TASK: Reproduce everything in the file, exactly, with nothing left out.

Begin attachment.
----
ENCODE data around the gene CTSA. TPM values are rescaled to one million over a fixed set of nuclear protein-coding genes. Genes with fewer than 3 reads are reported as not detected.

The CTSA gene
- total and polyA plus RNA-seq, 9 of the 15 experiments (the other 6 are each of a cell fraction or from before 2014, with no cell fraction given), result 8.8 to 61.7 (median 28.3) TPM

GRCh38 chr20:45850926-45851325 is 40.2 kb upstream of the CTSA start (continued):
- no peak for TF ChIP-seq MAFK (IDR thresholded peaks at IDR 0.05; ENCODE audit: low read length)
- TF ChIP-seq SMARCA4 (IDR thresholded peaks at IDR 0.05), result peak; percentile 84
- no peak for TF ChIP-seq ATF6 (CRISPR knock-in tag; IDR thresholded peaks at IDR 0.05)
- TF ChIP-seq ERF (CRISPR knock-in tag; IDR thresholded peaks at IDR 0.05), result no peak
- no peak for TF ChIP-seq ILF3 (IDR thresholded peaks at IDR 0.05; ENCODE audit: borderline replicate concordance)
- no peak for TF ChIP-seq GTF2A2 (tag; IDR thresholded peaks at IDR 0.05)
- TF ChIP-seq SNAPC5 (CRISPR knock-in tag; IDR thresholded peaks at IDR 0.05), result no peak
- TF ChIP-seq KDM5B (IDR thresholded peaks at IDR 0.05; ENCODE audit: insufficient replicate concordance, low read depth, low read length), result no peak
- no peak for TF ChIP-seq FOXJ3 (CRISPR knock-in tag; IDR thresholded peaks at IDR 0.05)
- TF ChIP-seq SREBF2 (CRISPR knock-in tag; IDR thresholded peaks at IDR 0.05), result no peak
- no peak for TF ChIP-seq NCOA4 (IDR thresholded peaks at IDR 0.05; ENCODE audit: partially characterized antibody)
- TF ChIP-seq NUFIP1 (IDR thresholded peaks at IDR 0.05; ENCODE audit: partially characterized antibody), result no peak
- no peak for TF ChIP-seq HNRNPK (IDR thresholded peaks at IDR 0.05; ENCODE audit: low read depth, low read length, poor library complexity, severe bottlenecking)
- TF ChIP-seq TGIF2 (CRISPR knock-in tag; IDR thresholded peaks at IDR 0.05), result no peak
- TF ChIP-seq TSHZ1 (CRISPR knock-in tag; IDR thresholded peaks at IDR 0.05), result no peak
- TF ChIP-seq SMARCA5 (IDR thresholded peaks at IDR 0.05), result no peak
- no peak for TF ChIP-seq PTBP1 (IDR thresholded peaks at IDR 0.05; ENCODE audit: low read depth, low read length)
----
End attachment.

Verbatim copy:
ENCODE data around the gene CTSA. TPM values are rescaled to one million over a fixed set of nuclear protein-coding genes. Genes with fewer than 3 reads are reported as not detected.

The CTSA gene
- total and polyA plus RNA-seq, 9 of the 15 experiments (the other 6 are each of a cell fraction or from before 2014, with no cell fraction given), result 8.8 to 61.7 (median 28.3) TPM

GRCh38 chr20:45850926-45851325 is 40.2 kb upstream of the CTSA start (continued):
- no peak for TF ChIP-seq MAFK (IDR thresholded peaks at IDR 0.05; ENCODE audit: low read length)
- TF ChIP-seq SMARCA4 (IDR thresholded peaks at IDR 0.05), result peak; percentile 84
- no peak for TF ChIP-seq ATF6 (CRISPR knock-in tag; IDR thresholded peaks at IDR 0.05)
- TF ChIP-seq ERF (CRISPR knock-in tag; IDR thresholded peaks at IDR 0.05), result no peak
- no peak for TF ChIP-seq ILF3 (IDR thresholded peaks at IDR 0.05; ENCODE audit: borderline replicate concordance)
- no peak for TF ChIP-seq GTF2A2 (tag; IDR thresholded peaks at IDR 0.05)
- TF ChIP-seq SNAPC5 (CRISPR knock-in tag; IDR thresholded peaks at IDR 0.05), result no peak
- TF ChIP-seq KDM5B (IDR thresholded peaks at IDR 0.05; ENCODE audit: insufficient replicate concordance, low read depth, low read length), result no peak
- no peak for TF ChIP-seq FOXJ3 (CRISPR knock-in tag; IDR thresholded peaks at IDR 0.05)
- TF ChIP-seq SREBF2 (CRISPR knock-in tag; IDR thresholded peaks at IDR 0.05), result no peak
- no peak for TF ChIP-seq NCOA4 (IDR thresholded peaks at IDR 0.05; ENCODE audit: partially characterized antibody)
- TF ChIP-seq NUFIP1 (IDR thresholded peaks at IDR 0.05; ENCODE audit: partially characterized antibody), result no peak
- no peak for TF ChIP-seq HNRNPK (IDR thresholded peaks at IDR 0.05; ENCODE audit: low read depth, low read length, poor library complexity, severe bottlenecking)
- TF ChIP-seq TGIF2 (CRISPR knock-in tag; IDR thresholded peaks at IDR 0.05), result no peak
- TF ChIP-seq TSHZ1 (CRISPR knock-in tag; IDR thresholded peaks at IDR 0.05), result no peak
- TF ChIP-seq SMARCA5 (IDR thresholded peaks at IDR 0.05), result no peak
- no peak for TF ChIP-seq PTBP1 (IDR thresholded peaks at IDR 0.05; ENCODE audit: low read depth, low read length)